Currently, researchers at the University of Sydney in collaboration with the Lambert initiative for Cannabinoid Therapeutics are recruiting TS patients for a double-blind placebo-controlled crossover clinical trial. This trial will employ the utilization of THC and CBD and will take an in-depth look at their effect on TS-based vocal and motor-based tics. You can learn more about the study and register your interest here

To see if you are eligible for plant-based therapies, you can book a telehealth appointment with one of our specialist doctors through Cannatrek Access.

The Dementia Landscape and Plant Therapy-Based Clinical Trials

Dementia is a general term used to describe a set of symptoms characterized by the deterioration of cognitive function. Dementia tends to develop later in life, mostly affecting the elderly. The World Health Organization estimates that there are nearly 10 million new cases of dementia each year and more than 55 million people living with it worldwide. According to statistics from Dementia Australia, there are an estimated 472,000 people living with dementia in Australia, a number that is expected to increase to over 1 million by the year 2058. Of those living with dementia worldwide, women outnumber men two to one.

The Dementia Landscape 

The loss of cognitive and psychological functions is due to the loss of or damage to nerve cells and their connections within the brain. Where this damage occurs can highly influence the different symptoms experienced by patients. There are various known forms of progressive dementia, with Alzheimer’s disease being the most common. Alzheimer’s is an irreversible, age-related brain disorder that is thought to develop over a period of years.  There are also other forms of dementia, such as frontotemporal dementia, vascular dementia, and Lewy body dementia. Each of these types of dementia is characterised by its own set of cognitive and behavioral issues.

Signs of Dementia

While with every patient the exact symptoms of dementia may differ, some of the most common symptoms and signs of dementia include changes in cognitive and psychological aspects. Below you can find a list of the most common cognitive and psychological changes that may be signs of dementia.

  • Personality changes
  • Depression
  • Anxiety
  • Agitation
  • Hallucinations
  • Paranoia
  • Difficulty with reasoning, problem solving, or handling complex tasks
  • Loss of coordination
  • Increased disorientation or confusion
  • Increased memory loss, often noticeable by outside parties

When Should You Seek Help for Dementia? 

If you feel that you or a loved one may have dementia or are experiencing a combination of the symptoms listed above, it is highly advisable to seek medical consultation. When experiencing these symptoms, it is important to determine the cause as quickly as possible as they may be due to medical conditions that can be treated. In the case of dementia, however, there is unfortunately no known cure at this time.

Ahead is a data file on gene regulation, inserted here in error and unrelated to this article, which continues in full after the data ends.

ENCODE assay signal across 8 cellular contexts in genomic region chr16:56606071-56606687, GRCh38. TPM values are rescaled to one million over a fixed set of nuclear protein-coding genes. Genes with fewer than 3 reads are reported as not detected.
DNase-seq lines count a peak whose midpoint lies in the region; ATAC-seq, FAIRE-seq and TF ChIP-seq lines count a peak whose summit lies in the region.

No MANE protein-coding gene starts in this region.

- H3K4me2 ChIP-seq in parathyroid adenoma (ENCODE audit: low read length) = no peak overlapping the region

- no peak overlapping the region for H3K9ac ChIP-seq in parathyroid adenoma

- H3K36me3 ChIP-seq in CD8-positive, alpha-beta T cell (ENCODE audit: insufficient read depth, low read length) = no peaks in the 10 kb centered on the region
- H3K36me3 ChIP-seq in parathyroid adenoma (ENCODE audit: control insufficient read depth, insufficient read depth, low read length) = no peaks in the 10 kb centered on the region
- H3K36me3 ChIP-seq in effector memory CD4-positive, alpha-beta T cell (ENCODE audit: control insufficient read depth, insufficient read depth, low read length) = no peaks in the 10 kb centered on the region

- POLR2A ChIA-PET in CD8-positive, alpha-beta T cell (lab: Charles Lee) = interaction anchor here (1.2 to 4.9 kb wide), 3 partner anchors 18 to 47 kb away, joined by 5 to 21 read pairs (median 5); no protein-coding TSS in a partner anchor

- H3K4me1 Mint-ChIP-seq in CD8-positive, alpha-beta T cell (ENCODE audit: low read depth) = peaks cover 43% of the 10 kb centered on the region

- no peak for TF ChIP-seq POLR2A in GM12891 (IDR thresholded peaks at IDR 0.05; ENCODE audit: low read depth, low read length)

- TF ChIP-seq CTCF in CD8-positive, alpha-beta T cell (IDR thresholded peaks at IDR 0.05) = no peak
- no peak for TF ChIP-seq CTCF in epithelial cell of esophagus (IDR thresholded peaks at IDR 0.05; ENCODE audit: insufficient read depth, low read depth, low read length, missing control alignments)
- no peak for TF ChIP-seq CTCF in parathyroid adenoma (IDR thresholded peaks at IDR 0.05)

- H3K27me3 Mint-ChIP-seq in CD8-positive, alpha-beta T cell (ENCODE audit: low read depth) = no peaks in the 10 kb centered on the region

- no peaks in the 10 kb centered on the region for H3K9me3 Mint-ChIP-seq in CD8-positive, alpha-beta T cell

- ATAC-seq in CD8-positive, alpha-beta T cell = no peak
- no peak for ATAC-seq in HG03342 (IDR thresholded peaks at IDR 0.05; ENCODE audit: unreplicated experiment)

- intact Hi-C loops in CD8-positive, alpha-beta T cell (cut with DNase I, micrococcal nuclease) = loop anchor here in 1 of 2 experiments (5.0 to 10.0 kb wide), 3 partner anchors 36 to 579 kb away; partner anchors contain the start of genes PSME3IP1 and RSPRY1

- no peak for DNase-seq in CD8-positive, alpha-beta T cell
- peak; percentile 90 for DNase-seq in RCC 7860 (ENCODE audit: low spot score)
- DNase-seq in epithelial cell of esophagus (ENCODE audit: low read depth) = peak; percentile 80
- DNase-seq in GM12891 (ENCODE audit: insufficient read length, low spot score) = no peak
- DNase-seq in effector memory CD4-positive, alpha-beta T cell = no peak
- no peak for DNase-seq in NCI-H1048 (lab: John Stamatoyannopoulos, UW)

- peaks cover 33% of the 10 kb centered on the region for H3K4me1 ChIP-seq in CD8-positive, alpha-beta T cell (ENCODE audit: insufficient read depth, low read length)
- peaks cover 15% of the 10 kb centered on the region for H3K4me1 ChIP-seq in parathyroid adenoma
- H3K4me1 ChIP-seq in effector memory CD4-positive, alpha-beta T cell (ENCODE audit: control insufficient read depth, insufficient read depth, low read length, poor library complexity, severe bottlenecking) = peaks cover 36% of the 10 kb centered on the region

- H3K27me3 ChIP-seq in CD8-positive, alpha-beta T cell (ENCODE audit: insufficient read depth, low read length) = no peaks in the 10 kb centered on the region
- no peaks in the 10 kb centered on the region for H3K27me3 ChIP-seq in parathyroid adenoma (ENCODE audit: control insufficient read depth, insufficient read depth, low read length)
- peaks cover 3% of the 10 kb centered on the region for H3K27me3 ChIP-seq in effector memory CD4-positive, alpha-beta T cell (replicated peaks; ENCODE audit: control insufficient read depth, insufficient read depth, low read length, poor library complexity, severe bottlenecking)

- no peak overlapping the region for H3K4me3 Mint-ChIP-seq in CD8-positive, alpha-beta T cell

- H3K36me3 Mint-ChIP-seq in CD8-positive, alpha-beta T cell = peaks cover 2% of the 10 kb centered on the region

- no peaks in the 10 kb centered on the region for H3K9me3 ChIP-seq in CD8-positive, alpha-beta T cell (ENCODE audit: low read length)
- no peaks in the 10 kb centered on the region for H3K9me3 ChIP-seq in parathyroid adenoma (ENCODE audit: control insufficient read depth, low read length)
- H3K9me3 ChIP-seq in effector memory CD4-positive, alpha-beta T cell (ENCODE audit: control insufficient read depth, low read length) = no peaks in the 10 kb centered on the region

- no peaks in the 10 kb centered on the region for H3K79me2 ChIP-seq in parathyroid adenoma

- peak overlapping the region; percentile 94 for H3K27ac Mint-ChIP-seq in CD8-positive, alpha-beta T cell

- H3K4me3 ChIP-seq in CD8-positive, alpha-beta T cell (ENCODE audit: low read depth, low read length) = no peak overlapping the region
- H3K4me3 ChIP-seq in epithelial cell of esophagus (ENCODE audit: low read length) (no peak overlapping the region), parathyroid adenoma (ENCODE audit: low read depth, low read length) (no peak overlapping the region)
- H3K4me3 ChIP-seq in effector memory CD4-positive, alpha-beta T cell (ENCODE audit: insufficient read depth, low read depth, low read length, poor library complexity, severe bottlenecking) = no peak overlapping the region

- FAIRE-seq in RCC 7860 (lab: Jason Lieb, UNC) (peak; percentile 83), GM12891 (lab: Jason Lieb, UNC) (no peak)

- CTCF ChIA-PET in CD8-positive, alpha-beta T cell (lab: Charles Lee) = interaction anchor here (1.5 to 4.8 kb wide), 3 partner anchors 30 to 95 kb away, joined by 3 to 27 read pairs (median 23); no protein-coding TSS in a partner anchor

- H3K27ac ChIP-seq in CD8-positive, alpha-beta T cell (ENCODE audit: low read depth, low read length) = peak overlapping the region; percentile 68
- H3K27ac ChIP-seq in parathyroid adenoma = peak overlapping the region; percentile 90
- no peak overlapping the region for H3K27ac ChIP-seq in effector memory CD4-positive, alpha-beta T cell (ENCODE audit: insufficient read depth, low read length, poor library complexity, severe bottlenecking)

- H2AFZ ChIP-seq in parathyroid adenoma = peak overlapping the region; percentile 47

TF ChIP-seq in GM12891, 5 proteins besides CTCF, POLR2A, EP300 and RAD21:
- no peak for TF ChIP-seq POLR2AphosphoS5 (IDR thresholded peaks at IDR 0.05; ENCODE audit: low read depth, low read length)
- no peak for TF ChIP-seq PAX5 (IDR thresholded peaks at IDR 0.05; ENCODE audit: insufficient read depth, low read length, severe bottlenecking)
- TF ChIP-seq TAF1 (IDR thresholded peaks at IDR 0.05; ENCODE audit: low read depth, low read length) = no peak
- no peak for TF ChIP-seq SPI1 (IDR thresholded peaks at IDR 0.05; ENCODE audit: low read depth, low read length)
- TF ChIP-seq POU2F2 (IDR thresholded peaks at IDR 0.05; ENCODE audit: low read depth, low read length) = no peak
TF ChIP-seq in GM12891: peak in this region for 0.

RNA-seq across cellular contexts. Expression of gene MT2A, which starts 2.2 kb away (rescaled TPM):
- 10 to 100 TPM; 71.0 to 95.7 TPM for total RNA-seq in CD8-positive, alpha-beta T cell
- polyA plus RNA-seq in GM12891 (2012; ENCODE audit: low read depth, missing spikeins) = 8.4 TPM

How Is Dementia Diagnosed?

To diagnose dementia, a doctor will have to thoroughly define the pattern of a person’s deterioration of function and skills as well as determine a person’s current abilities. To make an accurate dementia diagnosis, doctors may perform cognitive and neuropsychological tests as well as brain scans, psychiatric evaluations, laboratory tests, and neurological evaluations. Thankfully due to progression in research surrounding Alzheimer’s disease (AD), biomarkers are starting to become available to help provide a more accurate diagnosis.

The Endocannabinoid System & Dementia

There have been several studies that have concluded that the endocannabinoid system plays a major role in neuropathology, neurobiology, and neurotransmission of dementia. A review of clinical and preclinical data surrounding cannabinoids and dementia concluded that there are “several lines of evidence that have demonstrated the role of cannabinoids in dementia.” This review also urged the need for pursuing the use of cannabinoid compounds in the field of dementia treatment. A study titled “Targeting the Endocannabinoid System in Alzheimer’s Disease” concluded that “Inflammation and oxidative stress are generally accepted as a critical risk factor for the development of AD, and intervention such as cannabinoids that attenuate these risks without arresting microglial activity and have innate neuroprotective benefits are attractive as potential preventative treatments for AD.”

Traditional Treatments for Dementia

Traditional treatments for dementia include medications such as cholinesterase inhibitors that boost the levels of chemical messengers within the brain that increase memory and judgment functions, as well as memantine and other medications to address common accompanying symptoms and conditions such as sleep issues, hallucinations, agitation, and depression. Sometimes therapies such as occupational therapy will be employed in addition to modifying the patient’s environment and simplifying their daily tasks.

Plant Therapies for DementiaClinical Trial Synopsis 

Currently, researchers at the University of Notre Dame are recruiting individuals that have been diagnosed with dementia for a randomised, double-blind, crossover placebo-based clinical trial that will investigate the effects of medicinal cannabis on behavioral symptoms in dementia patients. To learn more about inclusion criteria or to register your interest in this clinical study, see the official details here.

To see if you are eligible for plant-based therapies, you can book a telehealth appointment with one of our specialist doctors through Cannatrek Access.